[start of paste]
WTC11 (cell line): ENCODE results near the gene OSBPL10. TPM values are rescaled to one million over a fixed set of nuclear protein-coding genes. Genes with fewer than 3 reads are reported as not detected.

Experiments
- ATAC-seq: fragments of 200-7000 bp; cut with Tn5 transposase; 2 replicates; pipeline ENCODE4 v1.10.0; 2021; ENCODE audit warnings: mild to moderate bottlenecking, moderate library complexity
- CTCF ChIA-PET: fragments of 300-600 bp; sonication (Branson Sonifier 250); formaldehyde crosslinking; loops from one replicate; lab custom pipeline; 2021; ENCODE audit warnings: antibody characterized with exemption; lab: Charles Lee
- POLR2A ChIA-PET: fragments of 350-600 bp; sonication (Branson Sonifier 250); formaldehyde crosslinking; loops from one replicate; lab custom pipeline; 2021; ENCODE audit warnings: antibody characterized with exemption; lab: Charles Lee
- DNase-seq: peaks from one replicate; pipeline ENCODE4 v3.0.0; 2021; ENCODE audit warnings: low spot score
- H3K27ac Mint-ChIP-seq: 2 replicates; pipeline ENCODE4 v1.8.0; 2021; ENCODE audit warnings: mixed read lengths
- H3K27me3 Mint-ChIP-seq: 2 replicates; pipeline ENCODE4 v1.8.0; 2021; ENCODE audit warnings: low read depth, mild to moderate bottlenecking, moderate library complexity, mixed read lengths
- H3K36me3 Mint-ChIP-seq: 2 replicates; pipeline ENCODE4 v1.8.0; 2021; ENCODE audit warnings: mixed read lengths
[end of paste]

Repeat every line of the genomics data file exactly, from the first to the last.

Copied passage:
WTC11 (cell line): ENCODE results near the gene OSBPL10. TPM values are rescaled to one million over a fixed set of nuclear protein-coding genes. Genes with fewer than 3 reads are reported as not detected.

Experiments
- ATAC-seq: fragments of 200-7000 bp; cut with Tn5 transposase; 2 replicates; pipeline ENCODE4 v1.10.0; 2021; ENCODE audit warnings: mild to moderate bottlenecking, moderate library complexity
- CTCF ChIA-PET: fragments of 300-600 bp; sonication (Branson Sonifier 250); formaldehyde crosslinking; loops from one replicate; lab custom pipeline; 2021; ENCODE audit warnings: antibody characterized with exemption; lab: Charles Lee
- POLR2A ChIA-PET: fragments of 350-600 bp; sonication (Branson Sonifier 250); formaldehyde crosslinking; loops from one replicate; lab custom pipeline; 2021; ENCODE audit warnings: antibody characterized with exemption; lab: Charles Lee
- DNase-seq: peaks from one replicate; pipeline ENCODE4 v3.0.0; 2021; ENCODE audit warnings: low spot score
- H3K27ac Mint-ChIP-seq: 2 replicates; pipeline ENCODE4 v1.8.0; 2021; ENCODE audit warnings: mixed read lengths
- H3K27me3 Mint-ChIP-seq: 2 replicates; pipeline ENCODE4 v1.8.0; 2021; ENCODE audit warnings: low read depth, mild to moderate bottlenecking, moderate library complexity, mixed read lengths
- H3K36me3 Mint-ChIP-seq: 2 replicates; pipeline ENCODE4 v1.8.0; 2021; ENCODE audit warnings: mixed read lengths